Green Zoning Combats Climate Change

By Celeste Meiffren-Swango
State Director

As Oregon wrestles with the best ways to increase housing stock and manage population growth, it’s crucial that state and local governments make choices that protect the state’s precious outdoor spaces and reduce carbon emissions. Promoting compact urban development helps reduce home energy use, sprawl, and transportation-related greenhouse gas emissions, and a key component of compact urban development is “middle-housing” options like duplexes and cottage clusters. That’s why we support House Bill 2001, which would change single-family zoning rules and promote greener, more dense housing options in Oregon cities.

Green Zoning

As the impacts of climate change become ever more apparent, cities and states are looking to reduce greenhouse gas emissions as quickly and in as many ways as possible to limit the damage. Fighting sprawl and encouraging density by promoting the “middle housing” options between detached single-family homes and apartment buildings is a key tool for making the state’s zoning greener while also providing much-needed housing stock.

The environmental benefits of compact, high-density development with more housing units per unit of area are widespread[1]:

  • Less energy required in the building process
  • Decreased transportation emissions by reducing driving and encouraging low-carbon transportation options
  • Reduced sprawl, allows cities to add housing stock without expanding into surrounding natural areas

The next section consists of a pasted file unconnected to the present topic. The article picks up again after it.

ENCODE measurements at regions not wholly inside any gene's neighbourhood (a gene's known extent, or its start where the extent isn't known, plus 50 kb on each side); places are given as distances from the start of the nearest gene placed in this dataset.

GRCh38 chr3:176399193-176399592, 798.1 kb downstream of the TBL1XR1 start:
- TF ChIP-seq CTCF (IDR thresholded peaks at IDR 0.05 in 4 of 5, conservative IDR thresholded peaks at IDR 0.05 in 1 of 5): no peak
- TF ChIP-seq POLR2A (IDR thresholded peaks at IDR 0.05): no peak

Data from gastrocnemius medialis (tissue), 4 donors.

• Protects water and air by reducing paved area, land conversion, and miles driven in urban areas

Promoting compact, high-density development requires a variety of policy solutions, but one hurdle to clear is the current dominance of single-family zoning, which requires many parcels to contain only one single-family unit, preventing compact development by discouraging “missing middle” housing options (shown below)[2].


House Bill 2001 requires cities and counties of a certain size across the state to allow for at least one of these middle housing types in areas currently zoned exclusively for single-family housing. Increasing the amount of middle housing available will allow the state to add housing stock without extending urban growth boundaries into surrounding farmland and natural areas, and situating new housing closer to urban cores (as opposed to the periphery) helps increase access to transit and reduce vehicle miles driven[3].

For these reasons, Environment Oregon supports House Bill 2001.

[1]Eshel, Katherine, et al. Growing Greener. Environment Texas, 2017, Growing Greener,

[2] Parolek, Daniel. Missing Middle Housing. 2015,


[3]Ewing, Reid H. Growing Cooler: Evidence on Urban Development and Climate Change. Urban Land Institute, 2008.